All about Google Chrome & Google Chrome OS

23 Jan 12 Consider security when choosing Web browsers

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Think of your browser as your window into Internet Web pages and applications. Which browser should you choose, and what security measures should you take to protect your view?

The most popular browsers are Microsoft’s Windows Internet Explorer, Google’s Chrome and Mozilla’s Foxfire. Internet Explorer — preinstalled on all Windows machines — dominates with 40 percent of all users. But Chrome is coming on strong, according to StatCounter, a global Web analytics company. It reports that among those browsers’ latest versions, Chrome 15 edged past Internet Explorer 8 during November’s final week, taking 23.6 percent of the worldwide market compared with IE’s 23.5 percent.

People primarily try out a new browser for appearance and ease of use, but security should be a concern, too. Choosing the right one can help you surf more safely.

Look for these security features:

  • Sandboxing: If you use tabs instead of opening another window every time you visit a new site, sandboxing isolates each tab from the rest of your system. If one tab gets infected, crashes or runs a piece of harmful code, simply closing the affected tab kills the process and leaves the other tabs — and all parts of the system — untouched. Internet Explorer and Chrome use sandboxing; Firefox does not.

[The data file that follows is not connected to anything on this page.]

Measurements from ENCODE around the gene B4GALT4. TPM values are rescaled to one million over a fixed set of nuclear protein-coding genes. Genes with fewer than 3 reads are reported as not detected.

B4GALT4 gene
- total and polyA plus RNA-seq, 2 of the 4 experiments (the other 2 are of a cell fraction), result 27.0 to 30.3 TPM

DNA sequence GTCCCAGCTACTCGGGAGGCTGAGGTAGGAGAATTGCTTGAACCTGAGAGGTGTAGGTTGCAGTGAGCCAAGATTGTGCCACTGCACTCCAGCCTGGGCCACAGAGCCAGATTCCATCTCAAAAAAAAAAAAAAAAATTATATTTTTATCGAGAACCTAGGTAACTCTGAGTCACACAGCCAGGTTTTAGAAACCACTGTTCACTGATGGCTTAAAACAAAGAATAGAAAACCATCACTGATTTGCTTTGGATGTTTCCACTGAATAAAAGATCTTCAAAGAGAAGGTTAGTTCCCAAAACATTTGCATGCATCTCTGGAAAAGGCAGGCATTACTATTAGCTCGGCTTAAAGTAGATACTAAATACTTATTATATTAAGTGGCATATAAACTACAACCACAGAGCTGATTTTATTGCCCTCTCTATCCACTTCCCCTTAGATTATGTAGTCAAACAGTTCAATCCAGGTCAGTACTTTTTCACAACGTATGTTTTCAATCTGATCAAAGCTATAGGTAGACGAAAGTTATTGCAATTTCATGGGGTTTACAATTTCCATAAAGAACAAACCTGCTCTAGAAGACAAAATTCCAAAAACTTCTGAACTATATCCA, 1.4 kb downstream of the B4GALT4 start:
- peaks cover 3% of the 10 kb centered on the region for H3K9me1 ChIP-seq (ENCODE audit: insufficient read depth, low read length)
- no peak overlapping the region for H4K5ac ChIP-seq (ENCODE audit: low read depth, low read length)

• Plug-in security: Plug-ins are the small applications that run within your browser to enhance functionality, customize the user interface or let you play games. One of the most popular plug-ins is “AdBlock” (, which blocks annoying Web site ads, leaving only the content. From a hacker’s point of view, finding vulnerability in a plug-in is easier than attacking the whole browser. Each browser differs in the amount of access it allows plug-ins on your system. Chrome is the only one that doesn’t allow plug-ins to install software or run scripts without user interaction.
  • Just-in-time (JIT) hardening: Viewing a static page on the Internet isn’t a security risk, but many Web sites let users do stuff, from calculating mortgage payments to playing games or creating a spreadsheet. But if you allow a Web site to run code on your machine and stumble upon an infected site, BAM! Suddenly you’re hosting Season 7 of “Entourage” for Internet pirates in Denmark. While Chrome and Internet Explorer block this type of malicious code from running, Firefox does not.

Firefox lovers, don’t despair. With good anti-virus and anti-spyware protection and a little effort, you can make your browser safer than the default configuration. Firefox offers a plug-in called “HTTPS Everywhere” ( that will let you browse more than 1,000 Web sites securely. Https encrypts Web site pages you see, so passwords, e-mails and other data you send and receive can’t be easily recreated by a hacker via the browser you’re using. Ironically, the security settings in Chrome and Internet Explorer block this plug-in.


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